Big original-equipment manufacturers have gone too far in delegating management of lower-tier vendors to top-tier suppliers. By doing so, OEMs have weakened their control over costs, reduced their ability to stay on top of technology developments and shifts in demand, and made it more difficult to ensure that suppliers are operating in a sustainable fashion. The remedy: OEMs should selectively reestablish direct relationships with lower-tier suppliers. These include suppliers that have the most significant impact on the total cost of goods sold, are leaders in developing innovative solutions, pose the biggest sustainability risks, and can provide early information on impending shifts in the economy. A move to managing select lower-tier vendors constitutes a major change for OEMs that have been focusing predominantly on top-tier suppliers.

In other words, OEMs have to take back control. Do you agree? Let us know in the comments.

3 comments on “Have OEMs Relinquished Too Much Control Over Their Supply Chains?

  1. Nemos
    May 7, 2012

    The video is fantastic !!! . “if you can't see something, you can't measure it. If you can't measure it, you can't manage it” Yes, the idea of having software like a control tower acting in real time collecting real-time data is needed. So my answer is yes of course OEMs have to take control back.

  2. Ken Bradley
    May 7, 2012

    Barbara, Your article hits a home run with me. OEMs have handed over too much control to the EMS companies but this was not by choice; more by necessity.

    Adopting the EMS model was a necessary step for OEMs because it helped them respond to financial pressures. It took a huge portion of fixed, undifferentiated cost (the factory) and made it variable. It brought other advantages like better inventory turns, improved cash, and access to the latest manufacturing technology without R&D investment. It also provided cost reduction.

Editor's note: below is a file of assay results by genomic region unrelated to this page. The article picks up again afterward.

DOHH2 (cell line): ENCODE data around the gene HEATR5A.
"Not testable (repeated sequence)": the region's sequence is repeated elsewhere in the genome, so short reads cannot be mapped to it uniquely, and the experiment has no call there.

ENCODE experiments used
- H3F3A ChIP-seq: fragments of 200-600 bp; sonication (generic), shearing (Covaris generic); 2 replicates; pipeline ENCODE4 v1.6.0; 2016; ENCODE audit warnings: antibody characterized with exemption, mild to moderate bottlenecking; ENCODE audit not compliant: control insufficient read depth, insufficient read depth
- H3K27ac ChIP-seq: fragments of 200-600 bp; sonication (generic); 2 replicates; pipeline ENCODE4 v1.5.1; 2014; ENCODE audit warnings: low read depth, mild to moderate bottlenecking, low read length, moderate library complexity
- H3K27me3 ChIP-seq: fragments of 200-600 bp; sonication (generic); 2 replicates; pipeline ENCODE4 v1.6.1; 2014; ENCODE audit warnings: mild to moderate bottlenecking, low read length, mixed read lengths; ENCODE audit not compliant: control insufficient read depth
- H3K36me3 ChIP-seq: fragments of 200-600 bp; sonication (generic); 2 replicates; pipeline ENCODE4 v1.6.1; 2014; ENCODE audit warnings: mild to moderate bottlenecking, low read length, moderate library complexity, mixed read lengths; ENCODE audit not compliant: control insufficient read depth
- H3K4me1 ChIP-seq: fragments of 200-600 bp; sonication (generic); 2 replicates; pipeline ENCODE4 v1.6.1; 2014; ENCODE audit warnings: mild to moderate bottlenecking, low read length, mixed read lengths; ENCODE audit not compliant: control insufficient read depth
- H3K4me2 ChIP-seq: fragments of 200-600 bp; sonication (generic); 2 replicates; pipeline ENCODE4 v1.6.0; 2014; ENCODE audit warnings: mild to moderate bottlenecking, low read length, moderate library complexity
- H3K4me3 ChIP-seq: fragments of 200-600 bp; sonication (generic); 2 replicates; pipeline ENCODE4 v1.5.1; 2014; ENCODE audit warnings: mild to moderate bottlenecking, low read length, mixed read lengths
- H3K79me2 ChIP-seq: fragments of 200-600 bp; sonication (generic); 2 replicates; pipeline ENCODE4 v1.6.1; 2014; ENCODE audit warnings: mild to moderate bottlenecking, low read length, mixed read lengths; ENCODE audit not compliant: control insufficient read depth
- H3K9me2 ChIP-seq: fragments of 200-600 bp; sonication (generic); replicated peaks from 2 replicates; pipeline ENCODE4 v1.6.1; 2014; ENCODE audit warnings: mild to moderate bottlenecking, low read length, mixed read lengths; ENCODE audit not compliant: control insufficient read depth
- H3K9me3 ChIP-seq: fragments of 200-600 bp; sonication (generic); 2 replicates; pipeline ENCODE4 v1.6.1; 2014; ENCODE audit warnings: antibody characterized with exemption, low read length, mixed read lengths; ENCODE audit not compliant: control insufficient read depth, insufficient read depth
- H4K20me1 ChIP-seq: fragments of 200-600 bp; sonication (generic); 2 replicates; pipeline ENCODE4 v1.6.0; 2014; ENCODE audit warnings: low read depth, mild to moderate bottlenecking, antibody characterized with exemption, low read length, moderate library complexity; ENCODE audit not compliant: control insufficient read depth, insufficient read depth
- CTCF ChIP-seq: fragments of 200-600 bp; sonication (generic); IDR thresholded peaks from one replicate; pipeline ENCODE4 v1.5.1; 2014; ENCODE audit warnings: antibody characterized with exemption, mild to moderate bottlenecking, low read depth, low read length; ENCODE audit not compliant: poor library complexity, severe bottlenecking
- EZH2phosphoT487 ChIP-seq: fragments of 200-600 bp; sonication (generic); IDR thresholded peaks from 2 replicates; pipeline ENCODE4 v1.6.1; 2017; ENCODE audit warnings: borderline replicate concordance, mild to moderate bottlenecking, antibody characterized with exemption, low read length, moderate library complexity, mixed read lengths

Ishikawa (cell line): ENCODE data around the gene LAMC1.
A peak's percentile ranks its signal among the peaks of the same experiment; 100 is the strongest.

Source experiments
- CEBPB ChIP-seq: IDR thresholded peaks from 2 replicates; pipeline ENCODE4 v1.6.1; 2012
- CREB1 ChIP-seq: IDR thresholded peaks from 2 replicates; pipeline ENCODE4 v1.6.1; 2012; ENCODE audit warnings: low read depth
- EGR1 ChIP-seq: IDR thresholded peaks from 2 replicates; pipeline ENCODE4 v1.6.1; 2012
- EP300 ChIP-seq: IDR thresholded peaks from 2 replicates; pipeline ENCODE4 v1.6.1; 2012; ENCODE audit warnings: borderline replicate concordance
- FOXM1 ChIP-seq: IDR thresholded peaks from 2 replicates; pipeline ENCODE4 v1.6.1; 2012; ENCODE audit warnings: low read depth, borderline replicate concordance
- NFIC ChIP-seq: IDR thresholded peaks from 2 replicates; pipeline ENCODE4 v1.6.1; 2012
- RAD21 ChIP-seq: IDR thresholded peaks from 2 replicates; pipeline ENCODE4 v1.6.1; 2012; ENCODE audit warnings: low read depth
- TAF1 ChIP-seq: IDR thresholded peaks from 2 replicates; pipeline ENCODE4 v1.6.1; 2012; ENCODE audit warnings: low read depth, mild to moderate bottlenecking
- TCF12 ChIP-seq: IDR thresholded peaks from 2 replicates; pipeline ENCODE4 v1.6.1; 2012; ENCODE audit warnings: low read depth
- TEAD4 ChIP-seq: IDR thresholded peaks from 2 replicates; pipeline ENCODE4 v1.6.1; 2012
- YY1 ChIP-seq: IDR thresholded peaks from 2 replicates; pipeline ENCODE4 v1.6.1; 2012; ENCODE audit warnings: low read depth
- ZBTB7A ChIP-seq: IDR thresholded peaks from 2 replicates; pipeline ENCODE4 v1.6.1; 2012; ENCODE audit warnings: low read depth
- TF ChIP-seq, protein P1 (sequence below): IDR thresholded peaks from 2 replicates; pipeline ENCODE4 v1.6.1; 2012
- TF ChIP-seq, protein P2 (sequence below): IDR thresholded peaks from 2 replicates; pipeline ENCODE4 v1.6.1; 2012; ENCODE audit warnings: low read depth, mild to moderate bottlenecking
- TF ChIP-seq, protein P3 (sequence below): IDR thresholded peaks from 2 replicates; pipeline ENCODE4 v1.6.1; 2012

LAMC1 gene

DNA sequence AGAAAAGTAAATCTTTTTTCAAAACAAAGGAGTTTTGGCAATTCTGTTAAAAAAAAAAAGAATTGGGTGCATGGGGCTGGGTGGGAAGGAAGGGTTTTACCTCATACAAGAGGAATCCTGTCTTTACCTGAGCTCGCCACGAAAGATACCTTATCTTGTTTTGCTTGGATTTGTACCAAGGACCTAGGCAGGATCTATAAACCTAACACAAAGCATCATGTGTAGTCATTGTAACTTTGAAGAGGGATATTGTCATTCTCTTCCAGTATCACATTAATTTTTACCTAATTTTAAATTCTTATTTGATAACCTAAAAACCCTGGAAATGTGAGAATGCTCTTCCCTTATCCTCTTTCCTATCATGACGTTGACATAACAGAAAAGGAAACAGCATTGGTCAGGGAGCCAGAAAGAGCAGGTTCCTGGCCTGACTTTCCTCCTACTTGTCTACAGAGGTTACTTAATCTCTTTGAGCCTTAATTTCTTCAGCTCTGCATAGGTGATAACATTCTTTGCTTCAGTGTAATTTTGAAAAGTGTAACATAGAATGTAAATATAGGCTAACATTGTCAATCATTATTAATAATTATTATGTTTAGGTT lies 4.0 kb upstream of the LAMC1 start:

Continuous competitive pressures on OEMS have forced them to keep overheads thin as any overworked supply chain professional can attest. The result has been that the EMS relationship has not had the detailed attention that is required. Add to this the lack of transparency in electronic component pricing, undetected data errors and demand volatility and you get the situation you describe.

    Lytica's business is essentially to untangle this and help OEMs get cost reduction. We do this with our consulting, cost reduction services and software tools like freebenchmarking.com. As a third party, we do this without increasing the fixed costs of the OEM to fill the void that has been created. Companies feel the impact of this void with higher product costs and inventory charges. Like with many illnesses, many companies are sicker than they realize.

    Given the situation, here are some recommendations that help address the issue:

    1.        Make sure you operate with your EMS provider using a price book the clearly identifies each component price and the level of inventory by component. Price books should be updated at least quarterly.

    2.        With each price book release,

    a.        Make sure that the change in inventory levels is consistent with the demand that you have been driving

    b.       Mitigate all price increases. Verify with the component manufacturer that there has been an increase in price at the level reflected in the price book. Act on the findings

    3.        Benchmark your material pricing regularly to identify out of line priced components. Negotiate with the manufacturer to get better pricing on these out of line devices and make sure these new prices are used in the price book.

    The steps to getting this under control are simple; doing it with too little resource makes it hard.

     

  3. biking.radio
    May 7, 2012

    Simply put, the issue here is lack of governance, not delegation of control over execution. Governing an outsourced supply chain management engagement is not that complicated if certain basic concepts are put in place early on. Conceptually, a provider that oversees pooled demand can manage risk far more effectively than a single-consumer can and an OEM that knows how to outsource effectively can gain more than cost variablility benefits from an outsourced supply chain operation.